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The Children Of The Sky (2011)

by Vernor Vinge(Favorite Author)
3.55 of 5 Votes: 1
0312875622 (ISBN13: 9780312875626)
Tor Science Fiction
Zones of Thought
review 1: Overall I enjoyed reading this book. The good aspects are similar to the previous two books in this series. I only gave three stars for the following reasons. There was so much misdirection in this book; the author repeatedly highlighted details that were completely superfluous, making me think they were significant to some part of the plot. Aaaaaaand nope, they never played a part in the story. The end of this book didn't feel like an ending and some of the characters were amazingly, stupidly naive.
review 2: The Children of the Sky is a sequel to A Fire Upon the Deep and picks up shortly after the advance of the blight is stopped by countermeasure. The book covers a long and winding political and technological intrigue as Ravna strives to awaken and teach th
... moree cargo of surviving human children and drag them up into a technological society. Co-queen Woodcarver struggles with internal (to her pack) problems and external assaults on her domain involving technology thefts and foreign spies. Some old villains come into play to take their revenge.The pace of this book was good and it kept me reading straight through. At times, however, the events as they unfolded made me angry. This is not an emotion I seek in books and not one I attempt to elicit from readers. The waste of precious time and resources on political infighting was maddening even though somewhat realistic. I was disappointed in some of the character development especially of Ravna and Woodcarver, they were portrayed as hapless and ineffective leaders, a complete change from A Fire Upon the Deep. Woodcarvers security was inept, something completely out of character for her, and the Ravna who stood up to Pham was gone, for me this undermined the believability of the plot arc. The most likable and believable characters were the tines. In fact, I found the tines to be more human that the humans. There was not a single warrior among the children, no one had any kind of killer spirit except through political backstabbing. And there were no real consequences to the backstabbing. The humans acted like a bunch of detestable wimps. Perhaps Vinge is portraying the advancement of humans where violence and revenge have been bred out of the race, if so, I see it as a loss of what makes us human and it kept me from liking and connecting to the characters. In the galactic world he created, certainly humans could not have survived without the capacity to fight and prevail. It is also about the inner struggle of individual characters fighting and yielding to the urge to kill. Some very large issues were raised regarding the stability of the slow zone, the return of Greenstalk, and the god of the tropical choir. By the end of the book, however, Chekhov’s gun did not go off for any of these, leaving me dissatisfied and a bit disappointed. Clearly the state of things at the end of the book begs for another volume. In the next book, I hope to see the unfolding and resolution of the big problems that Vinge left thundering on the horizon. I still recommend this book, but be prepared for some frustration. less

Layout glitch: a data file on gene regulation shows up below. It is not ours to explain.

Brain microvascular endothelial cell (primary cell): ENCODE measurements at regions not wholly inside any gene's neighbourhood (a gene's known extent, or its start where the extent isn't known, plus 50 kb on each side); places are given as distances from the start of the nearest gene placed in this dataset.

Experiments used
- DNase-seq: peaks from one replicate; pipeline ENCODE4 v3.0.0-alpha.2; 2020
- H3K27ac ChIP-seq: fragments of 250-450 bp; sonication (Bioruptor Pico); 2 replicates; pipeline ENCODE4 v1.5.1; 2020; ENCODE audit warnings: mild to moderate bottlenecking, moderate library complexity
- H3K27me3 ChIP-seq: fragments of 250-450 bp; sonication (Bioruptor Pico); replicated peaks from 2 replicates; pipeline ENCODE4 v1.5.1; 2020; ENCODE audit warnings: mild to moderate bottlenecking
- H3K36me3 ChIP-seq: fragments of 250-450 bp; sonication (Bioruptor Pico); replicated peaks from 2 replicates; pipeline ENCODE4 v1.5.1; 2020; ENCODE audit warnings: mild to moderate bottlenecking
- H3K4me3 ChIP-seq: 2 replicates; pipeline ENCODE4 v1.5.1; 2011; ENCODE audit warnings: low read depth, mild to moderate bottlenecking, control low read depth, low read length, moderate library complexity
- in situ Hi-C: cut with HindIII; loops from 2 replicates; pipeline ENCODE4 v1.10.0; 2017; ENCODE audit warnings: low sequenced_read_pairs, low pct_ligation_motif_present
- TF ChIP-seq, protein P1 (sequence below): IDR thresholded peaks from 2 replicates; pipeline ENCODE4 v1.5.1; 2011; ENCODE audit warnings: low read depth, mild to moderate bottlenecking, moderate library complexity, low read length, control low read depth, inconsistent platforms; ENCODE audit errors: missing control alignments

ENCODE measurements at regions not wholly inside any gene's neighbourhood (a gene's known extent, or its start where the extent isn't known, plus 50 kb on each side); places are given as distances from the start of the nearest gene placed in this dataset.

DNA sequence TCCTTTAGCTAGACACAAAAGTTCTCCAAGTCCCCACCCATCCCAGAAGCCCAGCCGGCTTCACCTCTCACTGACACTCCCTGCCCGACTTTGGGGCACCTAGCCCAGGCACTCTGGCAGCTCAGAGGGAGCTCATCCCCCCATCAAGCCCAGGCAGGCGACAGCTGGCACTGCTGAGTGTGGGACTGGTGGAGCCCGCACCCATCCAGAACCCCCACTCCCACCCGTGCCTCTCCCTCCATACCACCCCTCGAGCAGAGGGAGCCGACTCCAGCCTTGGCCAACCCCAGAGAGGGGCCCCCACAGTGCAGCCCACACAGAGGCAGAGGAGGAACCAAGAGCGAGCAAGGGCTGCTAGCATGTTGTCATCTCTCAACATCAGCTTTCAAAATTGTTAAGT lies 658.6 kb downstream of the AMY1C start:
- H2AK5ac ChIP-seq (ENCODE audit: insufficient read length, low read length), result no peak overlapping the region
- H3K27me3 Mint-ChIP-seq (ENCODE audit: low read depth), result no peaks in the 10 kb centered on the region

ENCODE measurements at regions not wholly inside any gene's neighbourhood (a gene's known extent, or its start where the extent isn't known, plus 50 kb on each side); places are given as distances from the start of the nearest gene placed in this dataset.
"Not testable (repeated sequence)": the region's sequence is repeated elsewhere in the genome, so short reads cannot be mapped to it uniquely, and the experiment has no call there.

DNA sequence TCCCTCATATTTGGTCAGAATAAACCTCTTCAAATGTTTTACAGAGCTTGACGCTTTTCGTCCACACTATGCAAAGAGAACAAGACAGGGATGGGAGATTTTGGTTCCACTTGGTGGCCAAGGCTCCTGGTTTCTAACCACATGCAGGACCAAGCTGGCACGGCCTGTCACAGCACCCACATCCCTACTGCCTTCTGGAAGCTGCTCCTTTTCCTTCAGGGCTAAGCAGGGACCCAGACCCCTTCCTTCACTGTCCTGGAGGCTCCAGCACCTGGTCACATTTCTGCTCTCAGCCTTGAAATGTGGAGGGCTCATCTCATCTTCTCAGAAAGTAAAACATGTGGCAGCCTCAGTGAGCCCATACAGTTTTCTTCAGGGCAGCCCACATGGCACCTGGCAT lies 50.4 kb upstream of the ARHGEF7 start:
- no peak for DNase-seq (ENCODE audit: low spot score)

Reviews (see all)
Deviates from the formula of the first two books and is the worse for it, but still a great read.
decent story but not nearly as epic as the first. A number of passages seemed unnecessary.
not as good as the others but still was nice...
Very elaborate, but somehow unconvincing.
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